“And that’s just one of the many conversations that should be had. I attended the Island Music Conference in Jamaica this past week and there were conversations about the censoring that dancehall artistes have been experiencing.

“Their songs being pulled and banned for what many consider simple and common words but when the expressions are shared in foreign music those are not being banned.”

She added that the society must look at cultural appropriateness and expression while figuring out what was fair and balanced.

Asked is this would affect musicians, Asson said it would frustrate them but, could, ultimately, create a greater demand for the music.

“While radio still plays a very important role, we no longer are solely relying on this medium to get music out. There is YouTube, Apple Music, Spotify, Audiomack etc and social media.

“For example, Trinibad and zess did not become popular through radio, they found ways to get their music and messages out via WhatsApp groups, YouTube etc and many of them are still using this approach to release music.”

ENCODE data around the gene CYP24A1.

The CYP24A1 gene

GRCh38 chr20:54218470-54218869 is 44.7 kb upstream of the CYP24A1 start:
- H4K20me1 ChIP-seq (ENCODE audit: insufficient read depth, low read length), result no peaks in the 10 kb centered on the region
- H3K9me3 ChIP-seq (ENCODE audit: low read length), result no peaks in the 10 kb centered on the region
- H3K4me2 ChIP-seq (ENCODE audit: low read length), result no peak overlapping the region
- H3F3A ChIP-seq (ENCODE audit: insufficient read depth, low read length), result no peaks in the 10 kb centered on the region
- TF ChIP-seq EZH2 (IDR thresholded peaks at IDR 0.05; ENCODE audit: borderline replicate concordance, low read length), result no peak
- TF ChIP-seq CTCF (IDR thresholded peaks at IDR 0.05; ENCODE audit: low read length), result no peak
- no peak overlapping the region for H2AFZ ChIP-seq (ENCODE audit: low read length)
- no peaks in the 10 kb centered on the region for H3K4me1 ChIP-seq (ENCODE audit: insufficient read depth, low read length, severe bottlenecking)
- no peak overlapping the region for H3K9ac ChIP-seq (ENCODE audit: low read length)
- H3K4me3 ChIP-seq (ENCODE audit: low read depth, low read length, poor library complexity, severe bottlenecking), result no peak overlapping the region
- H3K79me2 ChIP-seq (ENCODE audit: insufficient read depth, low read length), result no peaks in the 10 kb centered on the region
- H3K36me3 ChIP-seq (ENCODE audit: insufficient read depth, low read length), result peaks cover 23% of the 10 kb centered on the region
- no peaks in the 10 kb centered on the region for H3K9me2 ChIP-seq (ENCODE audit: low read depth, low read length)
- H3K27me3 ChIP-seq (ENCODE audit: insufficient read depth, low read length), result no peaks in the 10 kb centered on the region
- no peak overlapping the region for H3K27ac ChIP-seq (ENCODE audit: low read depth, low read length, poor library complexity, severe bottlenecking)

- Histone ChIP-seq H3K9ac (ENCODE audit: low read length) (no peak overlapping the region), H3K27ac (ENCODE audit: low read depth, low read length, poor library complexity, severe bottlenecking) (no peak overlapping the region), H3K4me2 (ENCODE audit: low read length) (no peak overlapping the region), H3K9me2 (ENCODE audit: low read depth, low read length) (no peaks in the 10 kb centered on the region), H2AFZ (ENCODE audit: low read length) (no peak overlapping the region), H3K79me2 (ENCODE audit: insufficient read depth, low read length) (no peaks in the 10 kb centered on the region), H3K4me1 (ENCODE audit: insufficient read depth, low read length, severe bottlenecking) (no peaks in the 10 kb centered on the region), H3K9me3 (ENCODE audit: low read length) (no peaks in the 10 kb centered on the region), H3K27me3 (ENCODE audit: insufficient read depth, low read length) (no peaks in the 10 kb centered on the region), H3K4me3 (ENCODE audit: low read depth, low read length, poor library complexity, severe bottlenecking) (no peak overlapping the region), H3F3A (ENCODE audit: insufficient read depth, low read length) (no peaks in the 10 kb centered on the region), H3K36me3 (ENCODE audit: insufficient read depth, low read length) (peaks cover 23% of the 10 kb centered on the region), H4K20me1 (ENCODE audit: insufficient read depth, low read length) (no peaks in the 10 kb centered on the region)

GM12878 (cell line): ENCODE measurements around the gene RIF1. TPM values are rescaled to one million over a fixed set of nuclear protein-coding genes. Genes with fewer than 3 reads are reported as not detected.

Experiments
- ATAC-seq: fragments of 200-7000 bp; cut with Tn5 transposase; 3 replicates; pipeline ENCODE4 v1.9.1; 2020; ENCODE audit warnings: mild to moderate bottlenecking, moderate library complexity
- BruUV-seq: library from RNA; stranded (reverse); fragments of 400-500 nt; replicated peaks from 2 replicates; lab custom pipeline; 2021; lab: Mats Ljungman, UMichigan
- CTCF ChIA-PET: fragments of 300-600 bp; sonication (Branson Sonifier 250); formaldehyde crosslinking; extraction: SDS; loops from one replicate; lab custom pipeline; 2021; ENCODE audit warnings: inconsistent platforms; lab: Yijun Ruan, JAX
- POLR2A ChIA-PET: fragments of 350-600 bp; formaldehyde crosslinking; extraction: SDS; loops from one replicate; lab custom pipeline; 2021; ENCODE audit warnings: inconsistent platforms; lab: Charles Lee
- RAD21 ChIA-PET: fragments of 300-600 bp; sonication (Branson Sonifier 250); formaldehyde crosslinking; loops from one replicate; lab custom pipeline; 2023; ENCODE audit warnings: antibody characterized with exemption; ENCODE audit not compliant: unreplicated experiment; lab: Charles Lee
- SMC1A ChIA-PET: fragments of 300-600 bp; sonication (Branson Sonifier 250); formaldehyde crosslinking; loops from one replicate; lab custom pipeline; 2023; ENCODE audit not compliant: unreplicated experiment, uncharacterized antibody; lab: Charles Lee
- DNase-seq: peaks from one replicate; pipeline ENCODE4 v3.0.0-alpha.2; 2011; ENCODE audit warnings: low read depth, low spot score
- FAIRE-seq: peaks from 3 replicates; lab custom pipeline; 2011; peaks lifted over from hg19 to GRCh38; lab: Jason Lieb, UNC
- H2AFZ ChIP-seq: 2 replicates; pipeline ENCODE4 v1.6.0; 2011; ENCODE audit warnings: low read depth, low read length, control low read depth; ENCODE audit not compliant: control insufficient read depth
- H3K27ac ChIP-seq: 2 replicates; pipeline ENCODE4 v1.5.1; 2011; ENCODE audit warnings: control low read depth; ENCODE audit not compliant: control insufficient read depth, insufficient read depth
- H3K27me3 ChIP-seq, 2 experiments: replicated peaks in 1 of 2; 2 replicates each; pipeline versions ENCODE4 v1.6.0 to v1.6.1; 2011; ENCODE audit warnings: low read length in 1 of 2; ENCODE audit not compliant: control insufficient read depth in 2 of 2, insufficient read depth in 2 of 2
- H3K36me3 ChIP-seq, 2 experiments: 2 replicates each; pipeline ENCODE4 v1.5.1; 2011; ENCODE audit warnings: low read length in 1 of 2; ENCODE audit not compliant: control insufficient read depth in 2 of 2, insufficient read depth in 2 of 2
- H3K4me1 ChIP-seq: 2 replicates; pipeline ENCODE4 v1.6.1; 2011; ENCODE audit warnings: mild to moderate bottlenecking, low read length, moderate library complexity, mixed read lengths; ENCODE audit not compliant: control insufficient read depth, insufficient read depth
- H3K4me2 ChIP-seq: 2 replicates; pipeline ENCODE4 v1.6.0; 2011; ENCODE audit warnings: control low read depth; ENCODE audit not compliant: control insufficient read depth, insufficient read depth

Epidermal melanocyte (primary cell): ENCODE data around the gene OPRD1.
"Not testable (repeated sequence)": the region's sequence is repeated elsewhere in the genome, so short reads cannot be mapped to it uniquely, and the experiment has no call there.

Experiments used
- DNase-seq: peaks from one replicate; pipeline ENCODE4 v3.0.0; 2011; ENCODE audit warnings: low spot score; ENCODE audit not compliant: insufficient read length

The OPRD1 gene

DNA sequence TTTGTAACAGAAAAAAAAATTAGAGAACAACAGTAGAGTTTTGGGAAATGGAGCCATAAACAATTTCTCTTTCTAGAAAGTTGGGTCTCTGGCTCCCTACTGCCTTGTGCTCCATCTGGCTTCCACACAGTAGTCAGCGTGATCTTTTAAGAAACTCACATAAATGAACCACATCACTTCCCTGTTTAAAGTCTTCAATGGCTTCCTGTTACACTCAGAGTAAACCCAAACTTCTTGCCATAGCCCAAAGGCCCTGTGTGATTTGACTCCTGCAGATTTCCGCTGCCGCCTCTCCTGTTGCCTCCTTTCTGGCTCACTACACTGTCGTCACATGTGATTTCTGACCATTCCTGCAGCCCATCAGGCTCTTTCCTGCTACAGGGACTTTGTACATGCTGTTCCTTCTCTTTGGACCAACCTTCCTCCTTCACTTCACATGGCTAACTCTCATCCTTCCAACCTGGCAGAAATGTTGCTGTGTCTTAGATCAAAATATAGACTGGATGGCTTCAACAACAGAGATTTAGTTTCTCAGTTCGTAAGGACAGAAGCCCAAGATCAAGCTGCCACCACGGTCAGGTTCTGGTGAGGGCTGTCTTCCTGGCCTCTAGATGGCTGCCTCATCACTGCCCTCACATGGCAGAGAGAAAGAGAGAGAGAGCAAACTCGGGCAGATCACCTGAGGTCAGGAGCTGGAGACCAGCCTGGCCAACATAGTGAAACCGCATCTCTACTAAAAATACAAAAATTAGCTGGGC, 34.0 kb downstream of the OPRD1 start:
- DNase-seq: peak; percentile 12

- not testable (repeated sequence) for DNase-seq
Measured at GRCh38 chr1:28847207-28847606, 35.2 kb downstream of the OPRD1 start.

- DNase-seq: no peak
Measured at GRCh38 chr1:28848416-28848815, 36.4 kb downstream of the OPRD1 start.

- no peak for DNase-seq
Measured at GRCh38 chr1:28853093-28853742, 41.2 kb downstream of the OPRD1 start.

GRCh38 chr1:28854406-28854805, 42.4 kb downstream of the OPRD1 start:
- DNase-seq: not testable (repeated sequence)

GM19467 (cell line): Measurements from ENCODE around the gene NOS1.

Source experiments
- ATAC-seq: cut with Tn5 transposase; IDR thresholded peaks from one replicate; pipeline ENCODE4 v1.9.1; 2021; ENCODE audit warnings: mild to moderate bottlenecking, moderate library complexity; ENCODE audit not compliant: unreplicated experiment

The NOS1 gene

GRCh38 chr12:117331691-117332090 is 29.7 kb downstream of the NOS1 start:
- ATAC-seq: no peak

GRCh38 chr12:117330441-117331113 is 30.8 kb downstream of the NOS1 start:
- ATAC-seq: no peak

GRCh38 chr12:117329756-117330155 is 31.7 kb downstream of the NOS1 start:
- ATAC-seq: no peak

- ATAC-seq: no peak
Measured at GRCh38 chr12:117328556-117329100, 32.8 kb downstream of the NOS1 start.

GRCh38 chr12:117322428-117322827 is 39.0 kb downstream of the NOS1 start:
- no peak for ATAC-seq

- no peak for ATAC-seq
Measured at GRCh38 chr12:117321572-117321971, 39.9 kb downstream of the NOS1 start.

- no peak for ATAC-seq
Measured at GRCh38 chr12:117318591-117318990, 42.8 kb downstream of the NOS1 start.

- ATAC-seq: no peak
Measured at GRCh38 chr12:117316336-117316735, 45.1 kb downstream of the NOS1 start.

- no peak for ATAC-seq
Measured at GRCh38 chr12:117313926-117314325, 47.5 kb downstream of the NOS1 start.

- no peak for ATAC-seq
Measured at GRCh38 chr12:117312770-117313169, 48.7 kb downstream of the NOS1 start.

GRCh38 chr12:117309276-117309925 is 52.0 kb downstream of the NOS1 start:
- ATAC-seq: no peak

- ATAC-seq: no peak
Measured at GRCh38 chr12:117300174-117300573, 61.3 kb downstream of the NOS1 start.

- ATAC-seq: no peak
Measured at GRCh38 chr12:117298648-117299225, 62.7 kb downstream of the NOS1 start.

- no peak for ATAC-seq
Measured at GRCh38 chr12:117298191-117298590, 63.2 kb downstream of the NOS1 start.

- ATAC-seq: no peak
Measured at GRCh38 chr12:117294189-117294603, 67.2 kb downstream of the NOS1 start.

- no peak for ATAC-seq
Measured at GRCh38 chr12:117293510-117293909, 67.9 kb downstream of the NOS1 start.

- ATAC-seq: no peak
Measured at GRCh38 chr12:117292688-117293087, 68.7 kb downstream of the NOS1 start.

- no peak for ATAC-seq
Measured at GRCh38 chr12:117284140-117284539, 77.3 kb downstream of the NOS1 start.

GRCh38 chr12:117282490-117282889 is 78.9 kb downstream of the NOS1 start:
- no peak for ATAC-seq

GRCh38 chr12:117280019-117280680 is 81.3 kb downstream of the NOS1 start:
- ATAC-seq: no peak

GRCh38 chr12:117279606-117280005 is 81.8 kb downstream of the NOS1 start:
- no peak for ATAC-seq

Psychiatrist Dr Varma Deyalsingh.

Artistes sing what they experience

Psychiatrist Dr Varma Deyalsingh said some artistes portray what they experience in song.

“If they come from a subculture filled with violence and drugs, they will push that. People would always argue there is the freedom of expression, and you have to allow artistes to put that through. That is the format where they vent their feelings and show what is going on in society.”

He said violent music and other media including video games could influence young minds.

Some young people seeing violence would act on that and others, tamed by other forces, would not.